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Research On 'Self-Eating' Cell Parts Wins Nobel Prize In Medicine03:48Download

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This photo taken on March 25, 2015 shows Japanese scientist Yoshinori Ohsumi speaking during a press conference at the Ministry Of Education in Tokyo. Ohsumi won the Nobel Medicine Prize for his work on autophagy -- a process whereby cells "eat themselves" -- which when disrupted can cause Parkinson's and diabetes. (Jiji Press/AFP/Getty Images)MoreCloseclosemore
This photo taken on March 25, 2015 shows Japanese scientist Yoshinori Ohsumi speaking during a press conference at the Ministry Of Education in Tokyo. Ohsumi won the Nobel Medicine Prize for his work on autophagy -- a process whereby cells "eat themselves" -- which when disrupted can cause Parkinson's and diabetes. (Jiji Press/AFP/Getty Images)

Yoshinori Ohsumi has won the Nobel Prize in Physiology or Medicine for his work on autophagy, the process by which cells recycle amino acids and other organic compounds. The word means "self eating," which describes how the cell part known as the lysosome uses enzymes to consume and repurpose defunct proteins.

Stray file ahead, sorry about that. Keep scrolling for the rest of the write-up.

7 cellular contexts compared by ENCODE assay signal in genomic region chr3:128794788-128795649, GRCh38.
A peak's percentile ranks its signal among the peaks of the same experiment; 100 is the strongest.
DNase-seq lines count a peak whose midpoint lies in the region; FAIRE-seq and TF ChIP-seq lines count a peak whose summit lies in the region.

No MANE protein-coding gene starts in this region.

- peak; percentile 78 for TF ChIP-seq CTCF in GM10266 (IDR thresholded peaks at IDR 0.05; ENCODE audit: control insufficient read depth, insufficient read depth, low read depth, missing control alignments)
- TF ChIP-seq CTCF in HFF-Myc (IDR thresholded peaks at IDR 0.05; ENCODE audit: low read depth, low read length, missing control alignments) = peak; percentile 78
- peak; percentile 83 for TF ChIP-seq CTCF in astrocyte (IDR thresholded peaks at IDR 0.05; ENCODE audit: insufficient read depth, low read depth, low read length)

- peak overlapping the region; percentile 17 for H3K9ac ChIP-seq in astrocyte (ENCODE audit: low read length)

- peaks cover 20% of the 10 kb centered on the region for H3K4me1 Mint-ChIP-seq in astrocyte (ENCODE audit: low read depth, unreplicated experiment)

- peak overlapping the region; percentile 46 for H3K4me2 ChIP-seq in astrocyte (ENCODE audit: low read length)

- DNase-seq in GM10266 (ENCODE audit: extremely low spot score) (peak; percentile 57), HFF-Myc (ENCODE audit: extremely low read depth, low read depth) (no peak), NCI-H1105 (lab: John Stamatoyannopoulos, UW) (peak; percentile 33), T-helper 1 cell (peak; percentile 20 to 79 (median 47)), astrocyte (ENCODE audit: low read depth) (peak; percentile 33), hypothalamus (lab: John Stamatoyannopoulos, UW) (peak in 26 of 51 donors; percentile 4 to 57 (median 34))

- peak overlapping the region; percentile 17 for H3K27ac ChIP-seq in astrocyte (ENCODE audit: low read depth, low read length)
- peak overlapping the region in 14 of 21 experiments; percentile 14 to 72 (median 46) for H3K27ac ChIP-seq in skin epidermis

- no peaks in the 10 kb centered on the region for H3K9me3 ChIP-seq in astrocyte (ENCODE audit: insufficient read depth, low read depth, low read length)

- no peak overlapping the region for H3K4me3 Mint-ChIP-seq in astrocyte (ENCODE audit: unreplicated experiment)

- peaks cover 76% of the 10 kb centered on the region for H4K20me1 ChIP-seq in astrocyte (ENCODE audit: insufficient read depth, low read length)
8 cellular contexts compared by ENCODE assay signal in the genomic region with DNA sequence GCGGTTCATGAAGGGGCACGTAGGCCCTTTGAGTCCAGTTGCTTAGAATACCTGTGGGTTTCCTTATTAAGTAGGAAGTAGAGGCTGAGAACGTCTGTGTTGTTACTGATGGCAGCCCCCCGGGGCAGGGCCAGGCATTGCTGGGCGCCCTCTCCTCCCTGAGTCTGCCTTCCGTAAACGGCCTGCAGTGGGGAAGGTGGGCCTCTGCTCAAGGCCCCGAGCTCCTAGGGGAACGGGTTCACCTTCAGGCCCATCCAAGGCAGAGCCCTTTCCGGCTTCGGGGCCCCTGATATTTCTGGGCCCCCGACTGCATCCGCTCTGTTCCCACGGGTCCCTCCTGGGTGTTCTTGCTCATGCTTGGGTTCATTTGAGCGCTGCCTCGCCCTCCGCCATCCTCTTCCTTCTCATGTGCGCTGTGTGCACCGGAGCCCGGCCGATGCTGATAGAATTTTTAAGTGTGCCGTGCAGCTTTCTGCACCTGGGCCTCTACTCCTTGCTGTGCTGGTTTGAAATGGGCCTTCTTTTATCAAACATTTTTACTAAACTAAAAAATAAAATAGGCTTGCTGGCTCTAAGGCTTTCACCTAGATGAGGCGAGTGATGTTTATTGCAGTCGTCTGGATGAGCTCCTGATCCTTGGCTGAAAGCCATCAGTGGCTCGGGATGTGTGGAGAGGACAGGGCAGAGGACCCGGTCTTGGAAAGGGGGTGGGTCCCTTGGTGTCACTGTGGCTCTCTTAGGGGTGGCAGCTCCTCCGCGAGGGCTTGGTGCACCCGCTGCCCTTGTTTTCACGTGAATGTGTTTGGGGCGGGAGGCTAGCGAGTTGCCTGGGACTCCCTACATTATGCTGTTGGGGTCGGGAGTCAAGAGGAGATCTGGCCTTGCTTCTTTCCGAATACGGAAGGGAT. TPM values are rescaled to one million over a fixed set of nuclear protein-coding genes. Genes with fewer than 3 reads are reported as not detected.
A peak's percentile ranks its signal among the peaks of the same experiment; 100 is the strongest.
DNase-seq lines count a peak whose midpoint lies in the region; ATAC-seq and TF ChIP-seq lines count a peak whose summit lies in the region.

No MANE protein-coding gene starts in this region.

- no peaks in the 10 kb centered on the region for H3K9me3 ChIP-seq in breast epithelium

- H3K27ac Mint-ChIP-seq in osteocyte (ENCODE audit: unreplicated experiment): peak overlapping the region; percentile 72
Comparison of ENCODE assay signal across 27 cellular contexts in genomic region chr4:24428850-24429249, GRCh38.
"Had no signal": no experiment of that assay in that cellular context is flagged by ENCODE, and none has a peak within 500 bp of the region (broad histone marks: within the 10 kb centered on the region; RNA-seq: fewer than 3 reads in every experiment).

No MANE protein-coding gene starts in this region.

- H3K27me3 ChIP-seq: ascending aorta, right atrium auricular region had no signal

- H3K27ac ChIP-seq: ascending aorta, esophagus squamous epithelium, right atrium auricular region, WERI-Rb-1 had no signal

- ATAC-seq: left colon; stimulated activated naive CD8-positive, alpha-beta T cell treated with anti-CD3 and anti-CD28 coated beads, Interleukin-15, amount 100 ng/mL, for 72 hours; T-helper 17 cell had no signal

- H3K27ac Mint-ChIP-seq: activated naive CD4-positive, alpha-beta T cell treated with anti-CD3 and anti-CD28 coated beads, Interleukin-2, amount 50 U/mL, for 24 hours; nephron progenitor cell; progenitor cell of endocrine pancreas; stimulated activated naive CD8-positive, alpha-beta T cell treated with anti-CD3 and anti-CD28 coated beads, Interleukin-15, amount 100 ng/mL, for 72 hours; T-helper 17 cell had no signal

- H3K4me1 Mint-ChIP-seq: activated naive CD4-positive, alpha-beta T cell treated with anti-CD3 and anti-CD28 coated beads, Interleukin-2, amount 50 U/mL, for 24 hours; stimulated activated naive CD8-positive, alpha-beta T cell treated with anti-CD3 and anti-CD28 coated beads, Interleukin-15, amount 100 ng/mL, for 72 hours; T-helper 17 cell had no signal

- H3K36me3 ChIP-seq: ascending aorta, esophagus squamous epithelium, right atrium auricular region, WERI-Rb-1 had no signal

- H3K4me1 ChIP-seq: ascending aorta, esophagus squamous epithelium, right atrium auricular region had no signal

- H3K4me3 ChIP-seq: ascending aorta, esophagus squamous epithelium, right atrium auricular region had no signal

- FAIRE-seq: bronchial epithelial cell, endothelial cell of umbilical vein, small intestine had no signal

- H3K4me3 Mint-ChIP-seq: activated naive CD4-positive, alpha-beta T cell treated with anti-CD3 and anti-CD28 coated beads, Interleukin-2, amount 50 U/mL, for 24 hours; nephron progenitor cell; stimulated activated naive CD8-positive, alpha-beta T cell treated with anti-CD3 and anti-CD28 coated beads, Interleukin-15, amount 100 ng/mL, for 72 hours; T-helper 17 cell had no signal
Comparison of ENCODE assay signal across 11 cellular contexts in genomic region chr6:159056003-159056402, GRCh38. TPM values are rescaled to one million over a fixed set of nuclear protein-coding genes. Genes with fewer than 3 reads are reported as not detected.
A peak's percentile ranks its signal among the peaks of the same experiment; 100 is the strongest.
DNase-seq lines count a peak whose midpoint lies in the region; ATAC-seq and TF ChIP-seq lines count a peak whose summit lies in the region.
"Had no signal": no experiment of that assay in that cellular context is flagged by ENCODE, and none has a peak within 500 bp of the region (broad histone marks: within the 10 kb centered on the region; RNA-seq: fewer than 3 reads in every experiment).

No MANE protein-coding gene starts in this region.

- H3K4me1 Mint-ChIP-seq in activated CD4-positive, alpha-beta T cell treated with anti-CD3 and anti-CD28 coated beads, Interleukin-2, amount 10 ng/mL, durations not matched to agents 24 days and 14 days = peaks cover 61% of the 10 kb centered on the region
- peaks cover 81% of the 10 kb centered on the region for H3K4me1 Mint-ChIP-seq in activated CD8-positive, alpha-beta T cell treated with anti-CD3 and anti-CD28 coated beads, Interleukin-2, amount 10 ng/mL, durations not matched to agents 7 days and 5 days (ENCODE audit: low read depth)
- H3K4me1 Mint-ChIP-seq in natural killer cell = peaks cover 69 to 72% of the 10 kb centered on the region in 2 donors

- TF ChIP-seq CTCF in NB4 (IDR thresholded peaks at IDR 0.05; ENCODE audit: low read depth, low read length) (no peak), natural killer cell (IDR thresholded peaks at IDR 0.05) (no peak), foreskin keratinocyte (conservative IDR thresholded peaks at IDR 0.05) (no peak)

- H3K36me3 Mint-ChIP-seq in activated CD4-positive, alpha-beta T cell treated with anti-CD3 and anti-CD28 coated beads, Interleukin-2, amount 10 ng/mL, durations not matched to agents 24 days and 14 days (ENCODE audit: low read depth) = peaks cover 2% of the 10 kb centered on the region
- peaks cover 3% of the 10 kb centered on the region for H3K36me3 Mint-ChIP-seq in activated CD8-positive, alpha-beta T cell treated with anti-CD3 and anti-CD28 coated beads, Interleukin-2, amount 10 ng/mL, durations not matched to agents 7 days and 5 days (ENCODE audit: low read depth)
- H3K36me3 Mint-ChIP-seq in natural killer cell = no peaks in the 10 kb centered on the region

Dr. Ohsumi's research on yeast cells fills in a gap in basic knowledge about cell biology and could lead to insights into neurodegenerative disorders like ALS and Parkinson's disease, as well as Crohn’s disease and other inflammatory syndromes.

Here & Now's Jeremy Hobson talks with Erika Holzbaur, professor of physiology at the University of Pennsylvania, about the significance of this year's Nobel Prize in medicine.

Guest

Erika Holzbaur, professor of physiology at the University of Pennsylvania's Perelman School of Medicine. The school tweets @PennMedicine.

This segment aired on October 3, 2016.

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